Despite these soothing comments, the Chinese Communist Party's anti-corruption unit has dispatched inspectors to 25 financial institutions, including top state-owned banks, in what appears to be a crackdown prompted by the Evergrande debt crisis.
In the US, data out over the weekend for September shows retail sales have been stronger than in earlier indications. They increased +0.7% from August, and August was revised up to a +0.9% gain, both beating market forecasts of a small fall. It is another sign of resilience from consumers despite supply constraints affecting vehicles and computers. The biggest increases were seen in sales at sporting goods, general merchandise stores, and at petrol stations.
But American shoppers aren't feeling that buoyant. The widely-watched University of Michigan survey slipped back slightly to levels that were as weak in the early stages of the pandemic. Something doesn't quite square between spending freely and feeling apprehensive.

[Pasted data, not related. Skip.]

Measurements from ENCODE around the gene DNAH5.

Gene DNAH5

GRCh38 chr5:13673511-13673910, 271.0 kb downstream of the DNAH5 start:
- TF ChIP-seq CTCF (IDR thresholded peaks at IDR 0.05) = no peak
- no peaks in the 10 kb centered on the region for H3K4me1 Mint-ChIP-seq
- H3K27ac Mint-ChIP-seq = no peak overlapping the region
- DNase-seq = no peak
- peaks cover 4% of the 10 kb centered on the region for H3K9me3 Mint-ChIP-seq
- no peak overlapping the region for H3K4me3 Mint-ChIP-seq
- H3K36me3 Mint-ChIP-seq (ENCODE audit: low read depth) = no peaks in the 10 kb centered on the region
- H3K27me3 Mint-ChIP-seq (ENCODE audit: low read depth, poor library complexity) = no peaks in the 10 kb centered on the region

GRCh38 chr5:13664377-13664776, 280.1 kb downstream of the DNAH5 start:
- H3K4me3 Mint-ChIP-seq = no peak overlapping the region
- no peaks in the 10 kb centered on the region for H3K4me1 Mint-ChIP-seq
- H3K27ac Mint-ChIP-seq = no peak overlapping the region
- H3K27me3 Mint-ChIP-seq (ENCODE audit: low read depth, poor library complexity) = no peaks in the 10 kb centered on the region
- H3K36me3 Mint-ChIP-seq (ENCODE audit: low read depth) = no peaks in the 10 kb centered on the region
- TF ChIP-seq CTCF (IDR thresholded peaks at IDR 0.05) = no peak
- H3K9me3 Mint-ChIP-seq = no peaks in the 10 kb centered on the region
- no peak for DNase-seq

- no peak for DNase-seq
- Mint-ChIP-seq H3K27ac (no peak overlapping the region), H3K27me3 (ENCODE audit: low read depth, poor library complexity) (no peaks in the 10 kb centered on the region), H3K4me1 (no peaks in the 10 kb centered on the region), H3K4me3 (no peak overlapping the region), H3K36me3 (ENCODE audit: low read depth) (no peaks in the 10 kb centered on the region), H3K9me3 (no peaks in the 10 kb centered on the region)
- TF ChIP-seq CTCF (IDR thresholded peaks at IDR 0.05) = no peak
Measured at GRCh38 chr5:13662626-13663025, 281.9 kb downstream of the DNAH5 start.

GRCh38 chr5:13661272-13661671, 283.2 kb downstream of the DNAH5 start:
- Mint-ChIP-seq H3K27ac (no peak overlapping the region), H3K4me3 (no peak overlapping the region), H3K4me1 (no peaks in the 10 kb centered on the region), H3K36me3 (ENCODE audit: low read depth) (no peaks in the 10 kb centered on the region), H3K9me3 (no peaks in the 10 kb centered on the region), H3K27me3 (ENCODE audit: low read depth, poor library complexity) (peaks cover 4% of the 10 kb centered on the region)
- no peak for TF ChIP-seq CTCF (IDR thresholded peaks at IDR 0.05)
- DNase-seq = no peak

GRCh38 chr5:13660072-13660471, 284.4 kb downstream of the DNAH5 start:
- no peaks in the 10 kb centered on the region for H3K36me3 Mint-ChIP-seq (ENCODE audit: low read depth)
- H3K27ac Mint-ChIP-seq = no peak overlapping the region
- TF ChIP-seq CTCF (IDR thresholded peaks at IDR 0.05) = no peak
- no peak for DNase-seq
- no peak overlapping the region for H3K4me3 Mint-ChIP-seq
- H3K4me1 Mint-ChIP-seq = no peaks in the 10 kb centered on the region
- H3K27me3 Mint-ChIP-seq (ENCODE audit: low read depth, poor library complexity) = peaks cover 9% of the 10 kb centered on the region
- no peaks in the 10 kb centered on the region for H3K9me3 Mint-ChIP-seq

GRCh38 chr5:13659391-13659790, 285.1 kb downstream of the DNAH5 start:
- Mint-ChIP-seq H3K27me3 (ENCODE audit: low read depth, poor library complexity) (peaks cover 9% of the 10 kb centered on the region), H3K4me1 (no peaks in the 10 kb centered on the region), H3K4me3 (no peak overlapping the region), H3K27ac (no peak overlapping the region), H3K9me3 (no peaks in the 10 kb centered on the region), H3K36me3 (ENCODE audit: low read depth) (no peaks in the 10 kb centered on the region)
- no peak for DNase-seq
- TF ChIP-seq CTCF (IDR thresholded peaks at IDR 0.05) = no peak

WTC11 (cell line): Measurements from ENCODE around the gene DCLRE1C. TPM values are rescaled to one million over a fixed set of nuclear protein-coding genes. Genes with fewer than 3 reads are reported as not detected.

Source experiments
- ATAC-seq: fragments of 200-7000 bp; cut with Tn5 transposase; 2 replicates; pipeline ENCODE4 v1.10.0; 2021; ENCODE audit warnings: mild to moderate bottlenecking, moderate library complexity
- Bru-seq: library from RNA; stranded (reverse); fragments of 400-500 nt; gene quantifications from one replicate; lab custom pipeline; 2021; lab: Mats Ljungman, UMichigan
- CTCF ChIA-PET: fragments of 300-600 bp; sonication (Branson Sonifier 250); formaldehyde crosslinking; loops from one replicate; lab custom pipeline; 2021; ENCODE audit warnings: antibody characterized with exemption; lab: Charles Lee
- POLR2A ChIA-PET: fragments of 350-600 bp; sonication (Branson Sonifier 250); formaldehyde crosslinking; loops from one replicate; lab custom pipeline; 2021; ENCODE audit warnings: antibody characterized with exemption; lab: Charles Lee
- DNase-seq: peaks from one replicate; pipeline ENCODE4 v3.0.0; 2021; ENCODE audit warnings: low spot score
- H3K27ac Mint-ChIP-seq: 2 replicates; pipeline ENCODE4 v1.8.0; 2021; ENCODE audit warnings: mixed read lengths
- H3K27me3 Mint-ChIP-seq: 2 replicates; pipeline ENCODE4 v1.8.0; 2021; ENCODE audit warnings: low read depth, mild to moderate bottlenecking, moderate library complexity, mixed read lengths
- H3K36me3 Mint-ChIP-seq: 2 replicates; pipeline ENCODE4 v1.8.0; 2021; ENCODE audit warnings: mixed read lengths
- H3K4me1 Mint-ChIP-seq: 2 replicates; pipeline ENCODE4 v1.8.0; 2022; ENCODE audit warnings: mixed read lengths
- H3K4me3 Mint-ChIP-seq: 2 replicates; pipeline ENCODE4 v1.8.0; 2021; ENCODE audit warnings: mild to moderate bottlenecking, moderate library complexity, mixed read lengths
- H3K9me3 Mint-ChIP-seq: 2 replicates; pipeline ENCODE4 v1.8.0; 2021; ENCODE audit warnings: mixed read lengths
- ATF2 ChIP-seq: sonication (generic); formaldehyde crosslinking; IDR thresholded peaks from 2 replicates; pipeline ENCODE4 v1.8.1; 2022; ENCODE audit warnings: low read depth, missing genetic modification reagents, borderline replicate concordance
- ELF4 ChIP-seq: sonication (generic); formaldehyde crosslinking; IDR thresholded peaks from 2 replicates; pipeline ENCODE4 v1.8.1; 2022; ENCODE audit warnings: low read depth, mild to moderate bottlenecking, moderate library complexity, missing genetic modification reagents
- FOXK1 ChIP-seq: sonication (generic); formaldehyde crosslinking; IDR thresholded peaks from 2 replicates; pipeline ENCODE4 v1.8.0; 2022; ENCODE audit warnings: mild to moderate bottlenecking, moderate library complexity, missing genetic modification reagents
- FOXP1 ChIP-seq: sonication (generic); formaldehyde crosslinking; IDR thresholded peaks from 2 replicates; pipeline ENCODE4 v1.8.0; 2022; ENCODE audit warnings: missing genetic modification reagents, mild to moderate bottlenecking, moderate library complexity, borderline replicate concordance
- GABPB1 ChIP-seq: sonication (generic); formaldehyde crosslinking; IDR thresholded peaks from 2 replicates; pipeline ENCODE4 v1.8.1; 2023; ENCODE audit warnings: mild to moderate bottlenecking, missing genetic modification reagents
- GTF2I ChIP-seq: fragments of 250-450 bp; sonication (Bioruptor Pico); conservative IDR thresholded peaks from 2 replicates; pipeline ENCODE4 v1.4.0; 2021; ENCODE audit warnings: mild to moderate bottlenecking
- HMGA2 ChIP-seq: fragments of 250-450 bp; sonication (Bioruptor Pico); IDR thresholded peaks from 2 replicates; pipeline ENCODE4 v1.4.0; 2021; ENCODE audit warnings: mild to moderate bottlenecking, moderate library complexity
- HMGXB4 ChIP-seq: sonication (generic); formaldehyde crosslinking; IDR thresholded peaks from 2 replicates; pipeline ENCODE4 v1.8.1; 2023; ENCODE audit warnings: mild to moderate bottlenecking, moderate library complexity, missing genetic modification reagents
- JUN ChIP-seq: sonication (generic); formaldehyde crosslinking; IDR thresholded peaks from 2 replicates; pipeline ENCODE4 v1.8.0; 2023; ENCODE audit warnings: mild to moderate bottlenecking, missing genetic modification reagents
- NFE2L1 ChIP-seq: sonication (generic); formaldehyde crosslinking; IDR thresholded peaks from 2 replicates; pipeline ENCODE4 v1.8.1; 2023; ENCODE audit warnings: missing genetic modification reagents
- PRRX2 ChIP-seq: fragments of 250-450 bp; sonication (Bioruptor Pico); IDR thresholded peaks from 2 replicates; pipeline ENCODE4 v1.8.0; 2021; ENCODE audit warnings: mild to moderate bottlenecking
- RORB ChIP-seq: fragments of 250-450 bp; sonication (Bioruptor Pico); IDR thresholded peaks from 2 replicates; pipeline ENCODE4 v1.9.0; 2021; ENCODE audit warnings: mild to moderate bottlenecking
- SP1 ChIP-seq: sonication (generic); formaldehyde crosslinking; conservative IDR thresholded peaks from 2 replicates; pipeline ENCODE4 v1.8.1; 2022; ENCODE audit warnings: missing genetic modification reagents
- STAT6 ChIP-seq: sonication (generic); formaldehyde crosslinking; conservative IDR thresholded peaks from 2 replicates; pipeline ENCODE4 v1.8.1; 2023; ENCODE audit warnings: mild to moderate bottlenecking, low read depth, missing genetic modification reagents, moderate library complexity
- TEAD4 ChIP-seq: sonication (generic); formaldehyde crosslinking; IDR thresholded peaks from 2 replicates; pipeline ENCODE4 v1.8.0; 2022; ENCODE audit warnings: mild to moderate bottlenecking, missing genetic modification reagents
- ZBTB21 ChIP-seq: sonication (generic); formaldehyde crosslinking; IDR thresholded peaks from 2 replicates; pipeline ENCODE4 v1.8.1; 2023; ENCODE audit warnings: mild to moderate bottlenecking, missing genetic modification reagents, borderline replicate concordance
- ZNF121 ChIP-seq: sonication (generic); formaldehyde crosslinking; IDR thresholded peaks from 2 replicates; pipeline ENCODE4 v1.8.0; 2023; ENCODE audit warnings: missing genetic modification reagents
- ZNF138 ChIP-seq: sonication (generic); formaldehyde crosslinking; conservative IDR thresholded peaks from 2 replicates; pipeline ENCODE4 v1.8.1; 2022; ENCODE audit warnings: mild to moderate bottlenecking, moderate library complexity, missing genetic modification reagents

Even though the New York Fed's Empire State survey of factories fell back to August levels, they are reporting growth above its long term trend, widespread price increases that seem to be able to be passed on, and optimism about the future.
However, American firms generally are finding it almost impossible to pass those rising costs on in their export prices, and are just having to suck it up with sharply rising import prices.
Canadian factories have the same cost pressures with producer prices up +15% year-on-year to September, although there has been a small slowing over the past few months.
The economic implications of being left out of the global economy are worrying the Australians. Their prime minister looks like he is ready to adopt some sort of soft carbon target, but not because it is the right thing to go for the global climate, but because "climate change is as much about the global economy as the environment, and Australia will be left behind if it does not respond". And it also looks like he has been shamed into going to the Glasgow COP26 climate summit.